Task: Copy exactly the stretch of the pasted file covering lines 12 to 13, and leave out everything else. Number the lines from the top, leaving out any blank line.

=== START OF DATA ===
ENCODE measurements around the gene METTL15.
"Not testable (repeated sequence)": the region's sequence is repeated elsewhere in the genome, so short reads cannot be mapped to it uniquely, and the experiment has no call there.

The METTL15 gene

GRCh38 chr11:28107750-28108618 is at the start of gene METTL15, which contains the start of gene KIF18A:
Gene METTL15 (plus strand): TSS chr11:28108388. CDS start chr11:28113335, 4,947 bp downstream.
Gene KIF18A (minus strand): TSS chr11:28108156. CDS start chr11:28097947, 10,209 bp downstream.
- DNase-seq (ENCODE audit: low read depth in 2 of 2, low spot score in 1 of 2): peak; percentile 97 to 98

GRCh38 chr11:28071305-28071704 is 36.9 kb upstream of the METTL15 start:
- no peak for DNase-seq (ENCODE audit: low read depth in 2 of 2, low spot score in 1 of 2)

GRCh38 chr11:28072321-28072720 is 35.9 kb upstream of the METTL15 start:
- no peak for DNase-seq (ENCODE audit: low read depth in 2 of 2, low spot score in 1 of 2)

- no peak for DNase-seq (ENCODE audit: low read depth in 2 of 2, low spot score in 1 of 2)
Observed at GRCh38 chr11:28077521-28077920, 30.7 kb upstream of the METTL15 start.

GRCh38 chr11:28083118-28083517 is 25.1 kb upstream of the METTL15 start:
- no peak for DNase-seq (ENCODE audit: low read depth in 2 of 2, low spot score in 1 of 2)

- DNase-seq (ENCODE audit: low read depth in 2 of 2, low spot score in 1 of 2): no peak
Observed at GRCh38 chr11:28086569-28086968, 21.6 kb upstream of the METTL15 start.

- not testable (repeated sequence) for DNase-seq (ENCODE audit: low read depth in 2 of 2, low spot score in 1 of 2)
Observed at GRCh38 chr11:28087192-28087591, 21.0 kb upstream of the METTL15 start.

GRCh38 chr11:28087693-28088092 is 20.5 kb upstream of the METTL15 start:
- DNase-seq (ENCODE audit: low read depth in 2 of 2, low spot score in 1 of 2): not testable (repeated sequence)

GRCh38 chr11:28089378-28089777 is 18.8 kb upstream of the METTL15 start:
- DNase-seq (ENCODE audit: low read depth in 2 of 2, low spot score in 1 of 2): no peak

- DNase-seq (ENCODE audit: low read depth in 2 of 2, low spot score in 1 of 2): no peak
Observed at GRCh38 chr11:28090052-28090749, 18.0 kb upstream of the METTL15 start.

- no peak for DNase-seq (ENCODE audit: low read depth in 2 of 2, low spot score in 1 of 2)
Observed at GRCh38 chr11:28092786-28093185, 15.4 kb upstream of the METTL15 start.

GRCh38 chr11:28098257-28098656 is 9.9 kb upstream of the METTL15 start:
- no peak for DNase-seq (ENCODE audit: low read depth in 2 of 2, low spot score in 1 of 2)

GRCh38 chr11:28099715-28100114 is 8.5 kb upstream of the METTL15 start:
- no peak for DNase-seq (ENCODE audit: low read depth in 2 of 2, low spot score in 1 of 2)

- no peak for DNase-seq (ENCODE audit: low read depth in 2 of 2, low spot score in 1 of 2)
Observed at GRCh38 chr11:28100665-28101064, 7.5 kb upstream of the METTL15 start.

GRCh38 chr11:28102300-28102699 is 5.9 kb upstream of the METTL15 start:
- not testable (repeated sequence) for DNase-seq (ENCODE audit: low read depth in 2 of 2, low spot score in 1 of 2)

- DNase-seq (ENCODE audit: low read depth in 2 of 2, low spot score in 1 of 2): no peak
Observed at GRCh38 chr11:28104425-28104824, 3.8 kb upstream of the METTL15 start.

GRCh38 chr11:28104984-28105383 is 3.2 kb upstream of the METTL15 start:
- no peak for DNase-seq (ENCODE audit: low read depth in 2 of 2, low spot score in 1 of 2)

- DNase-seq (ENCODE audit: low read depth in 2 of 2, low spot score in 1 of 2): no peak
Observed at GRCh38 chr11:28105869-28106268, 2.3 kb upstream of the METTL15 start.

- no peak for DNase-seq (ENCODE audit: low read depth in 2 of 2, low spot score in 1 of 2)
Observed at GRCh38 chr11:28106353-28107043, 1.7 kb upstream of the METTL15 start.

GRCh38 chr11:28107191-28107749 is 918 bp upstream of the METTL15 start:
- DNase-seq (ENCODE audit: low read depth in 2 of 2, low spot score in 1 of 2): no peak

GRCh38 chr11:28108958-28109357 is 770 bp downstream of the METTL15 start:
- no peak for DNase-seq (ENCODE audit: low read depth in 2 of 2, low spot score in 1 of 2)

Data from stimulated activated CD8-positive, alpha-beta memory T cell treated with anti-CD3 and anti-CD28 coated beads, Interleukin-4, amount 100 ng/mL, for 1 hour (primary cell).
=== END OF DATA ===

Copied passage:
- no peak for DNase-seq (ENCODE audit: low read depth in 2 of 2, low spot score in 1 of 2)
Observed at GRCh38 chr11:28077521-28077920, 30.7 kb upstream of the METTL15 start.